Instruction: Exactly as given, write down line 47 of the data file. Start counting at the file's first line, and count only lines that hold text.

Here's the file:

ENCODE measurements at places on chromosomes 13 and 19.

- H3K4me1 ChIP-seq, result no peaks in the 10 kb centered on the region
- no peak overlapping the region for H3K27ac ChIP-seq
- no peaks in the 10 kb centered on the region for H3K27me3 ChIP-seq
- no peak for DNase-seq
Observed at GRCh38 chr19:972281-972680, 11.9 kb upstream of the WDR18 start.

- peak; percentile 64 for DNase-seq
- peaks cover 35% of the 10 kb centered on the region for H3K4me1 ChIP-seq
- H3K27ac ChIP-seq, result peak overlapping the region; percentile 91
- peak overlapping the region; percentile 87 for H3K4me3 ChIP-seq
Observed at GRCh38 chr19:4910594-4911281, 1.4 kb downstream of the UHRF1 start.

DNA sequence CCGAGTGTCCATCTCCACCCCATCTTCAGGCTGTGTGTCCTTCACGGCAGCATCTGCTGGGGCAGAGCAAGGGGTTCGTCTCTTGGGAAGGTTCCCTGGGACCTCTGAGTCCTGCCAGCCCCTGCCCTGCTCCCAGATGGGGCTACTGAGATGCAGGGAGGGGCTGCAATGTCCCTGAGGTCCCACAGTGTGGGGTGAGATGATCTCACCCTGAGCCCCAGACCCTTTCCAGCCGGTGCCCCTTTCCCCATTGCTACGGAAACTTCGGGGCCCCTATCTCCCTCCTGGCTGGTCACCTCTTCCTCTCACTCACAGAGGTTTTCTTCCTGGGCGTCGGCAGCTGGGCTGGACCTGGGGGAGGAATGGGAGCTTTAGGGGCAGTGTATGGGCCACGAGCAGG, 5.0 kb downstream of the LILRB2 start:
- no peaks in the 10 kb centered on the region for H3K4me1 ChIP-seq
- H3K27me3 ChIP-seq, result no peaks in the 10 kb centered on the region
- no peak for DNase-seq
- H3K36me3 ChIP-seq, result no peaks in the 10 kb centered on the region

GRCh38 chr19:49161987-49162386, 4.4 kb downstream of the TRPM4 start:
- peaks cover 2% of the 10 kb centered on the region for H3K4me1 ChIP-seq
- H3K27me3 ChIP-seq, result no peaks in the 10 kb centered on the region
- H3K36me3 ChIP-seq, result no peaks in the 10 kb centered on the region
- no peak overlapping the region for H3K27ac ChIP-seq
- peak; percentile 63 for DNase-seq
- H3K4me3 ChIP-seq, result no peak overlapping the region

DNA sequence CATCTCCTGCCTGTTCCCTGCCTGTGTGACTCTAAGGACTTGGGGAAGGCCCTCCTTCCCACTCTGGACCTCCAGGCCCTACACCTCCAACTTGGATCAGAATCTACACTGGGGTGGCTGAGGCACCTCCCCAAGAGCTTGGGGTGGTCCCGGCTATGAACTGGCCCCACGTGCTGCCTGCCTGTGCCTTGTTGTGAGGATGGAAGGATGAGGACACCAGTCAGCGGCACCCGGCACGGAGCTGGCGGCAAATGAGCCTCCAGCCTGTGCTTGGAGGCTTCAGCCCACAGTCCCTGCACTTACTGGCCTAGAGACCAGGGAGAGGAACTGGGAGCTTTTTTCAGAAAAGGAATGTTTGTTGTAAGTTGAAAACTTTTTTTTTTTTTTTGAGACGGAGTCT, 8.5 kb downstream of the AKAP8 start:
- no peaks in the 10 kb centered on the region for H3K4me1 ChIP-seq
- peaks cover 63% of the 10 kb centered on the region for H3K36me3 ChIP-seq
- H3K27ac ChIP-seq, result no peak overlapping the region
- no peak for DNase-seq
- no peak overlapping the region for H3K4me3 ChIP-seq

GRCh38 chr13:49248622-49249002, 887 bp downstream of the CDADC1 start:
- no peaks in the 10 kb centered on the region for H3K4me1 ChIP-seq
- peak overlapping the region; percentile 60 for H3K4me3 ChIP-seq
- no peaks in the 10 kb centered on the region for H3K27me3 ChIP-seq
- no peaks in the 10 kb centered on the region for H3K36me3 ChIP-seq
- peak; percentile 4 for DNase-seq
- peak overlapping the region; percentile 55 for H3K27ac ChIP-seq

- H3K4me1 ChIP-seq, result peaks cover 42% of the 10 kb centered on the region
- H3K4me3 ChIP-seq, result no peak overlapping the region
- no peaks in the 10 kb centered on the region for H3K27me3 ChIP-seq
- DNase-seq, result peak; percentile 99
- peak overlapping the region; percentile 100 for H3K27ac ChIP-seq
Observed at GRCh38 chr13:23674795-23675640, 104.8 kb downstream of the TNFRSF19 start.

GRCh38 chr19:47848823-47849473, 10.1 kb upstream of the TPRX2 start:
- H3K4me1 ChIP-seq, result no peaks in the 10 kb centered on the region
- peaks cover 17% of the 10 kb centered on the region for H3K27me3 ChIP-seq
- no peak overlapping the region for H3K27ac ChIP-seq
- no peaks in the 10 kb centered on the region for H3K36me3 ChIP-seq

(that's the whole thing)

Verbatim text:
- no peaks in the 10 kb centered on the region for H3K36me3 ChIP-seq